Unless you’ve been living under a rock you’ve probably noticed the explosion of data in your Facebook timeline and ticker. Especially when it comes to the data presented by third party apps such as Spotify. On the one hand, it’s been a fantastic tool for music discovery and re-discovery (in the last 30 days I’ve been reminded of tons of new tracks from my past I’d forgotten about because friends’ playlists have appeared in my timeline).
But I’ve also noticed something else interesting that’s been happening. Last week I was listening to an album by Steven Kellogg and the Sixers on Spotify. Because I’ve integrated the app with Facebook, the tracks I’m listening to are shared in my timeline. I then noticed a Facebook ad asking me to download their new album. Beyond that, I’ve been seeing ads for the Sixers’ new album follow me across the web as I read the NY Times, TechCrunch and the like.
This kind of cookie-related advertising isn’t that new. Visit any automaker’s site and inevitably you’ll see ads follow you around for that new Prius as you navigate the web. What’s interesting to me is the brave new world of data collection and recommendation engines that follow you round the web while your’e logged into Facebook. I also think some of these super-targeted ads will crossover not just from Facebook usage to the web but also originate from my behavior in using third party apps. This may be city of gold that many developers are looking for who are building apps that integrate seamlessly with Facebook because they may be able to monetize this behavioral data as well as Mr. Zucks. But I wonder if we need some more transparency regarding what types of behavioral data apps like Spotify collect and what they’re using it for. And at what point can you ‘opt out’ for data collection? Should you be able to? After all – the sites and services we’re using provide us with some amazing opportunities to connect and consume media. For Free. So if you don’t know what their ‘product’ is – then you’re the product (thanks to Joe Romanelli for sharing the cartoon).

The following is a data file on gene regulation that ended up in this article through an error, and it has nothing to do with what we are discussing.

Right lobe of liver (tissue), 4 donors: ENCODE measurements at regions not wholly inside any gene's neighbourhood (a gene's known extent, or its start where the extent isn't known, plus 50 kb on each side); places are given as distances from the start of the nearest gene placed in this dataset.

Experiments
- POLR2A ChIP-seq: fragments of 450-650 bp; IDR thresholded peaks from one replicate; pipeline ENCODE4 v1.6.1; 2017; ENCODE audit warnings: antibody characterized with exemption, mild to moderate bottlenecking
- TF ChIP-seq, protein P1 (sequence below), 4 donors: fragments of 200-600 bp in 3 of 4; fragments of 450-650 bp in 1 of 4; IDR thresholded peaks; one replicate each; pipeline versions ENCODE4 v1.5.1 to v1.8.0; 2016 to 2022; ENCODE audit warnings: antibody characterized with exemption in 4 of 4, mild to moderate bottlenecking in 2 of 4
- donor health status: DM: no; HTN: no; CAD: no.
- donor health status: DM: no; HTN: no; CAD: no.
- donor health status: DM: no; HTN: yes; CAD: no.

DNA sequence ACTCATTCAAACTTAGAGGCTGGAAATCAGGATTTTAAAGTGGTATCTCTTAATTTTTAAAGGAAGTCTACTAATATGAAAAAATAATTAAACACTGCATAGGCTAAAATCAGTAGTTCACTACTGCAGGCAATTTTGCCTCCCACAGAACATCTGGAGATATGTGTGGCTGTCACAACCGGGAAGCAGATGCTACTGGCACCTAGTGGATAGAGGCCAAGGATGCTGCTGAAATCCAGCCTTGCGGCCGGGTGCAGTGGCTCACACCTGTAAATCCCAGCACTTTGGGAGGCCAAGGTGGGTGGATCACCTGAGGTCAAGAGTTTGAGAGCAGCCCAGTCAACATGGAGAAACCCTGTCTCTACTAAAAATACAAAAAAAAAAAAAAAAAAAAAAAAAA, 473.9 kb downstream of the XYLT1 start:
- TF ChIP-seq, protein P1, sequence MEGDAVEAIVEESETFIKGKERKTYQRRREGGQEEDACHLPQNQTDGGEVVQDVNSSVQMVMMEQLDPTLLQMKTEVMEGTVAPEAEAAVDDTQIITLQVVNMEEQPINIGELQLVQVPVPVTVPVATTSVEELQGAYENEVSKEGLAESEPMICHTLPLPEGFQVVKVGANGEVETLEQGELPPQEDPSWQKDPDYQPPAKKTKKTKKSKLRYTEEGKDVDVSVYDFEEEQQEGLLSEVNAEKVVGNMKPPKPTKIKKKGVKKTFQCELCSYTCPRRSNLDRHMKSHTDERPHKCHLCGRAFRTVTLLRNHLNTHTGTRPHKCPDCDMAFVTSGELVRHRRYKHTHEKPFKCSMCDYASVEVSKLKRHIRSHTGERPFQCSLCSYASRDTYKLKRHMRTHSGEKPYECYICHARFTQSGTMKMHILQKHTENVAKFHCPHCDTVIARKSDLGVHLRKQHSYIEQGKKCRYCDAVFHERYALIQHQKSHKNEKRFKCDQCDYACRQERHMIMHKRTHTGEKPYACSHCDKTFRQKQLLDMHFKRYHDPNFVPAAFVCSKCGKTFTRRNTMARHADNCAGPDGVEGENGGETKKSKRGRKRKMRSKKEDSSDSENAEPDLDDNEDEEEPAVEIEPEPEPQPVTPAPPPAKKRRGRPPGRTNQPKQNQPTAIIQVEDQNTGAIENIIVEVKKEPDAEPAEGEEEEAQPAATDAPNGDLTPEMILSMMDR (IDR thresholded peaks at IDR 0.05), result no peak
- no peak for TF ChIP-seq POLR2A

So I’m curious – do any of you take issue with the sheer amounts of data that is being collected or are you happy that it ends up in serving your more relevant content and ads as the price you pay for free service? Or are you fine with your data being the ‘price of admission’ to use many free services? Does anyone know what the policies of 3rd party Facebook integrated apps are, and how they use your behavioral data? Fire away in the comments.